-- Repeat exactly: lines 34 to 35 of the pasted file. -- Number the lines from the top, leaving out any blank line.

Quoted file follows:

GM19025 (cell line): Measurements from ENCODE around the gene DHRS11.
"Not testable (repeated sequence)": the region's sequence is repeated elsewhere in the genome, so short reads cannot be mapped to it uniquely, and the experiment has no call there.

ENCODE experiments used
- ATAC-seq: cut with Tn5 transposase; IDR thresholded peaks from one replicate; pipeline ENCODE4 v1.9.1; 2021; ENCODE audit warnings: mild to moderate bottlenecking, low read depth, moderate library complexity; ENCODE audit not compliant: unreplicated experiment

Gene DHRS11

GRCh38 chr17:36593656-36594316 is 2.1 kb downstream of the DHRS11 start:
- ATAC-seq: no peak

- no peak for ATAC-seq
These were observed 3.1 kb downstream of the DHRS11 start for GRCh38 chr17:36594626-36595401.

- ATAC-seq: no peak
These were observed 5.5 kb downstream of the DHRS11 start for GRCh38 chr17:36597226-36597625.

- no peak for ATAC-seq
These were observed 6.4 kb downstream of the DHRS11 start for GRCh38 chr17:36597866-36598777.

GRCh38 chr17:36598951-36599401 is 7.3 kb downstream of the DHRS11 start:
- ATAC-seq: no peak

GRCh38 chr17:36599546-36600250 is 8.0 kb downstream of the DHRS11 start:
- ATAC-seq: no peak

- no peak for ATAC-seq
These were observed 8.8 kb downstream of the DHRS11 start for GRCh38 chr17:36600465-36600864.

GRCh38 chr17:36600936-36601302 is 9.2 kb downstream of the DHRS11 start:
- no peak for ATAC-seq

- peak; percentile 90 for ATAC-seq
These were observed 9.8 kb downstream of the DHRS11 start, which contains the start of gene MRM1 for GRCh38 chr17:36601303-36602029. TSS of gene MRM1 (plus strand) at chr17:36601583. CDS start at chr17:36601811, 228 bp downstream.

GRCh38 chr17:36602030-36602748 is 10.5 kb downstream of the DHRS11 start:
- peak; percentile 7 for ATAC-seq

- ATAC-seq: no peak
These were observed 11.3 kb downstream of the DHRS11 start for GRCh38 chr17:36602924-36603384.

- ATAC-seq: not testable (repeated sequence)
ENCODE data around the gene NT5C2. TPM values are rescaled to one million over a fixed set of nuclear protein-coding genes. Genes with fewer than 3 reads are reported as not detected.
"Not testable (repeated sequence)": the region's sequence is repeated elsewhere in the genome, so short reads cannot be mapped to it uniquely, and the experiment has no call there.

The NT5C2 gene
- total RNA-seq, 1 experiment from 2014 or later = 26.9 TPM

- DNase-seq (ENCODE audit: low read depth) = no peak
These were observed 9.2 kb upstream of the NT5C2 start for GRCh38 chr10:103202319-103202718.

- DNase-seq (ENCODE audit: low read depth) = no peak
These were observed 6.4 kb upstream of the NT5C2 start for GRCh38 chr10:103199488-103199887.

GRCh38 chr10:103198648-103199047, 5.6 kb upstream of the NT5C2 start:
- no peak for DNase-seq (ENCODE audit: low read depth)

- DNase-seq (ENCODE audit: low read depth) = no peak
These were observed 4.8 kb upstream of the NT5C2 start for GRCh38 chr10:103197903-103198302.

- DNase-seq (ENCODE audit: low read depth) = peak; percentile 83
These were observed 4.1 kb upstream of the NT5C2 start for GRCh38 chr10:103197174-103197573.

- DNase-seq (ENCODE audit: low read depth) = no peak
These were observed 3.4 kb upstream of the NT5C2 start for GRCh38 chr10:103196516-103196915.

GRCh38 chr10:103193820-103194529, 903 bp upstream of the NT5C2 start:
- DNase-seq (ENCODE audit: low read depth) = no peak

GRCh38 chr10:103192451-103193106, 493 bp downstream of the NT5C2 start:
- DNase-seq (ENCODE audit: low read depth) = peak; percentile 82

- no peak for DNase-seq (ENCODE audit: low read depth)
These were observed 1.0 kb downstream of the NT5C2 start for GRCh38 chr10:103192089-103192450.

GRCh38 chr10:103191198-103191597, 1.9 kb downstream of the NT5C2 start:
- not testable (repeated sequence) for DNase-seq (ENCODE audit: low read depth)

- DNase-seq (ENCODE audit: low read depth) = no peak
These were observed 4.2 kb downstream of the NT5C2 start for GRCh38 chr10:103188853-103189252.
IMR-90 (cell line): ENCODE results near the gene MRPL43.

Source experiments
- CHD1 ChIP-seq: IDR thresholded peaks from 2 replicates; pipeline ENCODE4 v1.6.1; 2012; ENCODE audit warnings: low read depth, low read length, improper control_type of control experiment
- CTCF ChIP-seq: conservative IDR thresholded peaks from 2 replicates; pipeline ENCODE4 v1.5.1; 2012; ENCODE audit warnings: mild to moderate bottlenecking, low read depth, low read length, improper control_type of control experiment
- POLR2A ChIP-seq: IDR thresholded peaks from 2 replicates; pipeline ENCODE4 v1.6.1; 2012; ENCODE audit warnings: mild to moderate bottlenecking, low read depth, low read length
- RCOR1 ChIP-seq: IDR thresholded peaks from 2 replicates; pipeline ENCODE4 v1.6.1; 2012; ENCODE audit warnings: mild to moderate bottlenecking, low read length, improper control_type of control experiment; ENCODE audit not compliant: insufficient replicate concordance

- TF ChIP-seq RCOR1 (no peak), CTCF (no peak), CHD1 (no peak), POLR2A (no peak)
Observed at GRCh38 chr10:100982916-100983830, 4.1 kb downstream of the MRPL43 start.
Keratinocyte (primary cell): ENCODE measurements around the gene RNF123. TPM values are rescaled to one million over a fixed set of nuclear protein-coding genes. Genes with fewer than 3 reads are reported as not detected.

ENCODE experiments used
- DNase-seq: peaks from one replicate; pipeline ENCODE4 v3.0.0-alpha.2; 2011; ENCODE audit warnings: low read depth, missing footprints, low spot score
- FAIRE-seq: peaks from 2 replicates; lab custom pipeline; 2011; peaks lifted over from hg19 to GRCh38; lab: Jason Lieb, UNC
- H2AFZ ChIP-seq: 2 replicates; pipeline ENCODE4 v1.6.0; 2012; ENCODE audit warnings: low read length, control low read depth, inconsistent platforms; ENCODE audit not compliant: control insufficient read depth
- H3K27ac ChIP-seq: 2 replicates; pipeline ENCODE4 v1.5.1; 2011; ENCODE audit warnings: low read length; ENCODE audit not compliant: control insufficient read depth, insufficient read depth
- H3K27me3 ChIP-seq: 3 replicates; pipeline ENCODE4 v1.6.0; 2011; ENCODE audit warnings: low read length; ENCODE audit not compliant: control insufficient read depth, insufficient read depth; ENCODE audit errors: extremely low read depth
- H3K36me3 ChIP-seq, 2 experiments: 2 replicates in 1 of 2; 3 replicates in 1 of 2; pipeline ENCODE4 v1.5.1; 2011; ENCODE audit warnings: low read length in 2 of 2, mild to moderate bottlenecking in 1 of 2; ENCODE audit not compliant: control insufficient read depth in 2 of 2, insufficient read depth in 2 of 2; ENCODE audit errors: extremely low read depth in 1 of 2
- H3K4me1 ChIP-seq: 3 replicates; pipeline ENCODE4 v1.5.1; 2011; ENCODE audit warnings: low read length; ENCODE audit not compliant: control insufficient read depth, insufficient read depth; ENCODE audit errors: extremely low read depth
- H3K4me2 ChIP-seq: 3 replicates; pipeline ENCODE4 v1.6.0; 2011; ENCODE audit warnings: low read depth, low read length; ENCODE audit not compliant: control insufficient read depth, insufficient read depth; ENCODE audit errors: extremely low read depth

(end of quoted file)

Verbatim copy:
These were observed 9.2 kb upstream of the NT5C2 start for GRCh38 chr10:103202319-103202718.

- DNase-seq (ENCODE audit: low read depth) = no peak